The international exhibition about the pop and style icon David Bowie in Berlin
This exhibition curated by the Victoria and Albert Museum, London sees the myth of the exceptional artist returning to the city where he wrote music history at the end of the 1970s. Berlin owes him its links to international pop culture.
Divided Cold War Berlin – which in the 1970s became a refuge for drop-outs, artists, mavericks and draft dodgers – was a safe haven for Bowie and a constant, dynamic source of inspiration. He lived in the city, which was still heavily marked by the War, from 1976 to 1978; these be some of his most productive years, resulting in the three albums of the so-called „Berlin Trilogy“: Low, Heroes (both 1977) and Lodger (1979).
Relying on state of the art multimedia technology, David Bowie creates an immersive exhibition experience revolving around the exceptional artist, focusing on the many sidedness of Bowie’s oeuvre and the close interplay of his numerous disciplines and forms of expression. The Victoria and Albert Museum, London was given unprecedented access to the David Bowie Archive to curate the first international exhibition about Bowie’s extraordinary career and celebrate one of the most pioneering and influential performers of modern times. The exhibition David Bowie explores the creative processes of a musical innovator and cultural icon, tracing his shifting style and sustained reinvention across five decades. The V&A’s Theatre and Performance curators, Victoria Broackes and Geoffrey Marsh selected more than 300 objects that were brought together for the very first time. They include handwritten lyrics, original costumes, fashion, photography, film, music videos, set designs, Bowie’s own instruments and album artwork. The exhibition honours Bowie’s progressive approach through its immersive audio-visual design, which fuses image and sound into a unique exhibition experience.
The exhibition David Bowie retraces his career in great detail – from David Robert Jones’
early years as a young London artist until he became the global superstar Bowie. 60
stage costumes are presented, including the Ziggy Stardust jumpsuit designed by Freddie
Burretti (1972), Kansai Yamamoto’s extravagant designs for the Aladdin Sane tour
(1973) as well as the iconic Union Jack coat that Bowie designed together with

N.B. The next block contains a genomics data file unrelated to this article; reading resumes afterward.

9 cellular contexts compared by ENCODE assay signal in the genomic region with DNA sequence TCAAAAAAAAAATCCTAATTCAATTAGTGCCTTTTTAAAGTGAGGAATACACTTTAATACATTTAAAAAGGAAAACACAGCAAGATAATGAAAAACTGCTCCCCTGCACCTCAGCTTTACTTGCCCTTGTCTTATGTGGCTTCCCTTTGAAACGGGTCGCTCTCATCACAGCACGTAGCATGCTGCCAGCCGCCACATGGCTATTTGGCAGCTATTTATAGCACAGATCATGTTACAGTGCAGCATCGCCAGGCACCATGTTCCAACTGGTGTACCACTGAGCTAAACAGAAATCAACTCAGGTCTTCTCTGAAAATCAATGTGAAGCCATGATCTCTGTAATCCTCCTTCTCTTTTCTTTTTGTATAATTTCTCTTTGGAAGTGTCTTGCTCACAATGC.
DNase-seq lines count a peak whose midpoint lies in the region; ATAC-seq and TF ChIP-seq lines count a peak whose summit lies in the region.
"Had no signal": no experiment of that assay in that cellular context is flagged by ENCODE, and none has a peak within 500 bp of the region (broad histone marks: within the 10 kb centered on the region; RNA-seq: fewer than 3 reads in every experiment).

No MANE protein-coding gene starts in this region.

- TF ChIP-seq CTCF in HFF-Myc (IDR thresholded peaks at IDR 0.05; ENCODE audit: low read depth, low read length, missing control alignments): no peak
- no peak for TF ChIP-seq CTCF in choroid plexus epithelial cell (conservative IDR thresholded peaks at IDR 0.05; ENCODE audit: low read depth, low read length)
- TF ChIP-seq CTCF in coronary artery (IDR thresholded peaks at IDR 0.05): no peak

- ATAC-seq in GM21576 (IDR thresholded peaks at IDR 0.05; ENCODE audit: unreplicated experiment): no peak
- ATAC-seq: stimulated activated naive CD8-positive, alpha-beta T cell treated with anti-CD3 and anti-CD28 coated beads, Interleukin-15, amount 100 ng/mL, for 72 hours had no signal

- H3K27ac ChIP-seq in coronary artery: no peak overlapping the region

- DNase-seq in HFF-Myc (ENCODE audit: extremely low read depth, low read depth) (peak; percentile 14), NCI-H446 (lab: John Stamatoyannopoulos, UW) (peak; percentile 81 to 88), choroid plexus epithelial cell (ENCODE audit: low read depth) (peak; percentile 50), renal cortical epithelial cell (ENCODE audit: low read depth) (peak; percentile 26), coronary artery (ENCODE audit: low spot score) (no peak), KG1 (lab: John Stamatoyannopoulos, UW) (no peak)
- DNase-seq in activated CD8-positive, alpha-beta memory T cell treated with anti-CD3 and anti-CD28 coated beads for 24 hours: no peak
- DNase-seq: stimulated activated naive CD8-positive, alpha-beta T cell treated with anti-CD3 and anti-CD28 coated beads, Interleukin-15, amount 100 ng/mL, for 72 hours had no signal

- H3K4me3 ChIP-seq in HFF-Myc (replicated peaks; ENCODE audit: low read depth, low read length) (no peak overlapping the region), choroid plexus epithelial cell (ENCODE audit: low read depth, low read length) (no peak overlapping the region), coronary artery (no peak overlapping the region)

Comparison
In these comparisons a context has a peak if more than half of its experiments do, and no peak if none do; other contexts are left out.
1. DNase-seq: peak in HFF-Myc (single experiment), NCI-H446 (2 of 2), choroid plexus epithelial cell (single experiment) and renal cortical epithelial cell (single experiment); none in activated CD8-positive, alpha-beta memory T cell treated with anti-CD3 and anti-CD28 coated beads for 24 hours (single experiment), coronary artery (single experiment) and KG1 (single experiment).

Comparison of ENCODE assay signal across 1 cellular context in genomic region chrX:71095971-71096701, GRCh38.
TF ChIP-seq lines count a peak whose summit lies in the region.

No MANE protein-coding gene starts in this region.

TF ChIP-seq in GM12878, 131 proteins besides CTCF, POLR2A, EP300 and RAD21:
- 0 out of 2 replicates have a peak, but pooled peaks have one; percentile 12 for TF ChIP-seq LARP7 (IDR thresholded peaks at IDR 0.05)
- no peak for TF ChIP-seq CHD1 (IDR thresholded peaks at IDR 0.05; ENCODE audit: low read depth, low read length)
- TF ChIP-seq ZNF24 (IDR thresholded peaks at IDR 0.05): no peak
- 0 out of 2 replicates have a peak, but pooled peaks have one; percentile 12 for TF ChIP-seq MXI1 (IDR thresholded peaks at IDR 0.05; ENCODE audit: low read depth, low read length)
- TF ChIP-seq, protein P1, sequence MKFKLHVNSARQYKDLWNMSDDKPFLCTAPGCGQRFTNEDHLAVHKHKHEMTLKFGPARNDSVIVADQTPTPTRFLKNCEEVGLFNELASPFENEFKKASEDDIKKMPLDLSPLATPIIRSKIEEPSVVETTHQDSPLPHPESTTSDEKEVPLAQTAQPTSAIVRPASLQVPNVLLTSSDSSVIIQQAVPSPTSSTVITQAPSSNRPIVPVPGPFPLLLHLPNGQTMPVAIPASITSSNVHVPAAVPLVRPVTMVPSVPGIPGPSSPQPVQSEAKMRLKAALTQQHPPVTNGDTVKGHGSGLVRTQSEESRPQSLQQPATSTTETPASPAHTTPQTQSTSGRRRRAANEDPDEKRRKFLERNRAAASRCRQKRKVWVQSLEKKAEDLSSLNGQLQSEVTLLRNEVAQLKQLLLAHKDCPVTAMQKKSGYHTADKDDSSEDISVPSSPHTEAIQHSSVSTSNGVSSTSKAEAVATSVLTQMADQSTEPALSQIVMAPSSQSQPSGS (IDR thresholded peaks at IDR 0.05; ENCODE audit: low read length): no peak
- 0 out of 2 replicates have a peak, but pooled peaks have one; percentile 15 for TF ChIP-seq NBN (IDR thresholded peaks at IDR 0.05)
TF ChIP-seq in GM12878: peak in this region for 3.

Alexander McQueen for the album cover of Earthling (1997).
Other objects include photographs by Brian Duffy, Terry O’Neill, Masayoshi Sukita, Helmut Newton, Herb Ritts and John Rowlands; album covers by Guy Peellaert and Edward Bell, clips from films and live concerts, including The Man Who Fell to Earth (1976) and Saturday Night Live (1979); music videos of such songs as Boys Keep Swinging (1979) and Let’s Dance (1983); the stage set for the Diamond Dogs tour (1974); unpublished storyboards, handwritten set lists and song lyrics, word collages as well as drawings, notes and diary entries from Bowie’s personal collection.
Due to Bowie’s close ties to the city, the exhibition’s station in Berlin is one of the
highlights of its international tour. The city’s rich cultural past and the buzzing subcultures
of the 1970s provided further inspiration. Exclusively for Berlin, the exhibition’s section on
the German capital has been expanded by the organisers, international communications
agency Avantgarde. Project manager for the exhibition Sarah Zimmermann explains the
idea behind developing the content of the Berlin section: „We never doubted for an
instant that the exhibition David Bowie belongs to Berlin. We quickly realised that we wanted to highlight Bowie’s creative period in the divided city more strongly. The focus lies on his sources of inspiration, the people he met and the places that influenced him.“
The newly selected exhibits, many of which are on public display for the first time in Berlin, illustrate David Bowie’s artistic development during his time in the German capital. They include sketches for record covers, drawings and paintings by David Bowie, song lyrics and previously unpublished photographs.
David Bowie was strongly drawn to German Expressionism and the artists of „Die
Brücke“ in particular. He frequently visited the Brücke Museum in Dahlem. Avantgarde is
pleased to be able to show the oil painting Roquairol (1917) and the colour woodcut
Männerbildnis („Portrait of a Man“) (1919) by Expressionist artist Erich Heckel, two
milestones in Bowie’s connection of Expressionist creative forms with his own artistic
endeavours in Berlin. While Roquairol influenced the pose struck on the Iggy Pop cover
for The Idiot (1977, production and cover photograph by David Bowie), the
Männerbildnis influenced the „Heroes“ cover (1977).
A large photo collage of Bowie’s 1970s Berlin, including photographic material that has
never been on public display before, creates a bridge for visitors between the events that
occurred nearly 40 years ago and today’s Berlin. Places and people significant for Bowie
during his Berlin years are introduced, including the Hauptstraße 155 in Schöneberg the
Hansa Studios („The Hall by the Wall“), nightclubs such as Dschungel, Chez Romy Haag
or SO 36, where Bowie and the international bohemian scene honed both their own
myth and the myth of the Berlin nightlife – one of radical constructions of personality, a
radical sound, and a new way of partying.
Berlin was also where Bowie filmed „Just a Gigolo“, Marlene Dietrich’s last film. The
exhibition’s extended section will show some of the correspondence between David
Bowie and Marlene Dietrich, which has never been shown to the public before. The
letters date from 1978, when both were working on the film.
Until August 24, 2014
Text and Photos: Courtesy of Martin-Gropius-Bau, Berlin.